Our $25 fair value estimate assumes AT&T will deliver modest revenue growth and gradually expanding margins over the next several years as its wireless and fiber network investments pay off. Our fair value estimate implies an enterprise value of 8 times our 2023 EBITDA estimate and a 7% free cash flow yield.
In wireless, we expect AT&T will slowly gain market share over the next few years, though the near term could prove bumpy as cable companies continue working to establish their wireless businesses. We believe postpaid revenue per phone customer will grow modestly amid a relatively stable competitive environment, hitting $60 per month in 2027 versus $55 in 2022. We estimate AT&T generates around $2 billion in revenue annually from connected devices like cars. We model this revenue roughly doubling over the next five years as things like edge computing gain adoption, but this estimate is highly uncertain.
In total, we expect wireless service revenue will increase 3%-4% annually on average through 2027, with wireless EBITDA margins holding in the low 40s, as cost-efficiency efforts and benefits from slower customer growth offset rising network operating costs.
Read more about AT&T stock’s fair value estimate.
Economic Moat Rating
Wireless is AT&T’s most important business. Returns on capital in wireless have eroded somewhat in recent years, as the firm has spent heavily on wireless spectrum and invested to put that spectrum to use. We estimate the wireless business produced a return on capital in 2022 of roughly 8%, or about 10% excluding goodwill—modestly above our estimate of the firm’s cost of capital. These figures are down from about 10% and 12%, respectively, in 2018. Over those four years, segment operating income is up 13% cumulatively, while the invested capital base has expanded about 30%, primarily on $40 billion of spectrum purchases.
We expect wireless returns will remain ahead of AT&T’s cost of capital. Verizon, AT&T, and T-Mobile dominate the U.S. wireless market, collectively claiming nearly 90% of retail postpaid and prepaid phone customers between them and supplying the network capacity to support most other players. Providing solid nationwide coverage requires heavy fixed investments in wireless spectrum and network infrastructure. While a larger customer base does require incremental investment in network capacity, a significant portion of costs are either fixed or more efficiently absorbed as network utilization reaches optimal levels in more locations.
Read more about AT&T’s moat rating.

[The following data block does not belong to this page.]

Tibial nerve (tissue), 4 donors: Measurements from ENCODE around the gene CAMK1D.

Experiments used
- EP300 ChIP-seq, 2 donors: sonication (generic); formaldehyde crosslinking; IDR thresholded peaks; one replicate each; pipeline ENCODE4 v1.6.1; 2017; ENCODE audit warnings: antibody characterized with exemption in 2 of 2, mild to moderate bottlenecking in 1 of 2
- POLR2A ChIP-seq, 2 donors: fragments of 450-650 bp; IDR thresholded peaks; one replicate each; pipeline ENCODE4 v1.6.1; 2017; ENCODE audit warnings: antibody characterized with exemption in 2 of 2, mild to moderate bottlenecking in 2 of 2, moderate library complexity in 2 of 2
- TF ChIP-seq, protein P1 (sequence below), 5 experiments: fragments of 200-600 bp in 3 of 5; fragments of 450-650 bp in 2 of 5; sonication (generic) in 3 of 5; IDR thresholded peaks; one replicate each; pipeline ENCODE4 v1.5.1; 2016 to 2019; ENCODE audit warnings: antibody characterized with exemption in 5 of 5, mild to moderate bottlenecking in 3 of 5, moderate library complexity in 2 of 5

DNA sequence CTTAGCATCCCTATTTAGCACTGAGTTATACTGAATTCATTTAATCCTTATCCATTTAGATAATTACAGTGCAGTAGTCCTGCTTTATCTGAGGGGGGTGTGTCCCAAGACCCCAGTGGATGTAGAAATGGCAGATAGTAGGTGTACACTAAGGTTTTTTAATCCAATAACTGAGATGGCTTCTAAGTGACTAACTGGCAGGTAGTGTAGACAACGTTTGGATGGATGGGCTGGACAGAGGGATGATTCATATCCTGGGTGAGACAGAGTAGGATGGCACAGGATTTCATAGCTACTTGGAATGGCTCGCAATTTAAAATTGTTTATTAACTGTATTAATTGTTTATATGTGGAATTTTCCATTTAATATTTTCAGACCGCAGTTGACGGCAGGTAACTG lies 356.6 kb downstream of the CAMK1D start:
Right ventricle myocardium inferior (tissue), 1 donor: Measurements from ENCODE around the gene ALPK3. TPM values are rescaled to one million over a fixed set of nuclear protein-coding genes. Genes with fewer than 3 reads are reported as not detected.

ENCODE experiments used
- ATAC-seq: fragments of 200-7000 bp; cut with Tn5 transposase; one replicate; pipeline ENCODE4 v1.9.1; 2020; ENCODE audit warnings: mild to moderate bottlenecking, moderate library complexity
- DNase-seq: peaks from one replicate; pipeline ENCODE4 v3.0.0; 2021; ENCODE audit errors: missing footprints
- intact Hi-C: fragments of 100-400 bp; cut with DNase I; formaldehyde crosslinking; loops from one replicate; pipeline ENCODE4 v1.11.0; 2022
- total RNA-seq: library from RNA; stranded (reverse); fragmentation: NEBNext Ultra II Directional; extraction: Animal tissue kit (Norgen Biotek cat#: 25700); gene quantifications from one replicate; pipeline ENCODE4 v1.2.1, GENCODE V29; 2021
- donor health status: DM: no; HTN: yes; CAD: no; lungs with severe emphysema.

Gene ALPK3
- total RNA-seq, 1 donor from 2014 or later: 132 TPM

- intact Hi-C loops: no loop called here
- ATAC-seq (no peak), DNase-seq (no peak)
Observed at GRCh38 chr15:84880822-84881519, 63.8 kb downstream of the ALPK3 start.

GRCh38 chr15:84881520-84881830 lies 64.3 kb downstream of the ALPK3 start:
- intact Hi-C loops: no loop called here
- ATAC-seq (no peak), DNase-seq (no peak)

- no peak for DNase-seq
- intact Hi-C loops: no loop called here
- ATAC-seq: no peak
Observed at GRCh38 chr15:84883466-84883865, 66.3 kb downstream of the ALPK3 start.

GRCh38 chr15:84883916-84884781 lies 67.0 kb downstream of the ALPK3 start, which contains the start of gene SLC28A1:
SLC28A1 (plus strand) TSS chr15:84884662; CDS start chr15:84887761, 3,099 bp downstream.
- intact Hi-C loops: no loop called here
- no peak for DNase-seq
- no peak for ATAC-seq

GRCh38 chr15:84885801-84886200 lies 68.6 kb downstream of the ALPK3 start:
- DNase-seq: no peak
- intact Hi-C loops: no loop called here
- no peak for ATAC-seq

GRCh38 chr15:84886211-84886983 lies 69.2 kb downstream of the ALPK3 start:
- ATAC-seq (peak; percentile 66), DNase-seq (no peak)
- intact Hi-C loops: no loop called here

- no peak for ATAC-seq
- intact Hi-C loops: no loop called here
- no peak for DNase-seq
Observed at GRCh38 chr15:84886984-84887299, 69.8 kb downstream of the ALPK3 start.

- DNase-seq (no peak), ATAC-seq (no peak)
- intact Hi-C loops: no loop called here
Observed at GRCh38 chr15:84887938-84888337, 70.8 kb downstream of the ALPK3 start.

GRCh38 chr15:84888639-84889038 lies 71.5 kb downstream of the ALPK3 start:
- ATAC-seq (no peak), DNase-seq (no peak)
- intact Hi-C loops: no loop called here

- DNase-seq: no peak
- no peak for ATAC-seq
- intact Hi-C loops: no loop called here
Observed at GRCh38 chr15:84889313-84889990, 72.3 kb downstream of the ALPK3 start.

Risk and Uncertainty
We have changed our Morningstar Uncertainty Rating for AT&T from High to Medium to better reflect the volatility we expect investors will face relative to our global coverage. Regulation and technological change are the primary uncertainties facing the firm. Wireless and broadband services are often considered necessary for social inclusion in terms of employment and education. If AT&T’s services are deemed insufficient or overpriced, especially if in response to weak competition, then regulators or politicians could step in.
The firm is also still responsible for providing fixed-line phone services to millions of homes across the U.S., including many in small towns and rural areas. It could be compelled to invest more in rural markets even if economic returns are insufficient.
On the technology front, wireless standards continue to evolve, putting more spectrum to use more efficiently. The cost to deploy wireless networks could come down to the point where numerous new firms are able to enter the market. The cable companies are already making attempts to leverage their existing networks to provide limited wireless coverage. Technology could quickly enhance these efforts. While unlikely, in our view, wireless technology could also remove the need for AT&T’s fixed-line networks, killing returns on its fiber investments.
Read more about AT&T’s risk and uncertainty.
T Bulls Say:
- Following a period of investment, AT&T will hold a nationwide 5G wireless network with deep spectrum behind it and a fiber network capable of reaching nearly one-fourth of the U.S.
- AT&T has the scale to remain a strong wireless competitor over the long term. With three dominant carriers, industry pricing should be more rational going forward.
- Combining wireless and fixed-line networks with new technologies and deep expertise makes AT&T a force in enterprise services.
T Bears Say:
- The cost of maintaining dominance in the wireless industry by controlling spectrum has been exceptionally high over the years. AT&T has spent $40 billion over the past three years for licenses with few prospects for incremental revenue.
- Advancing technology will eventually swamp AT&T’s wireless business, enabling a host of firms to enter the market, further commoditizing this service.
- AT&T’s massive debt load will catch up with it. Even after spinning off Warner with a huge amount of debt, AT&T carries far higher leverage than it has historically, and its dividend payout remains high.
This article was compiled by Tom Lauricella.
The author or authors do not own shares in any securities mentioned in this article. Find out about Morningstar’s editorial policies.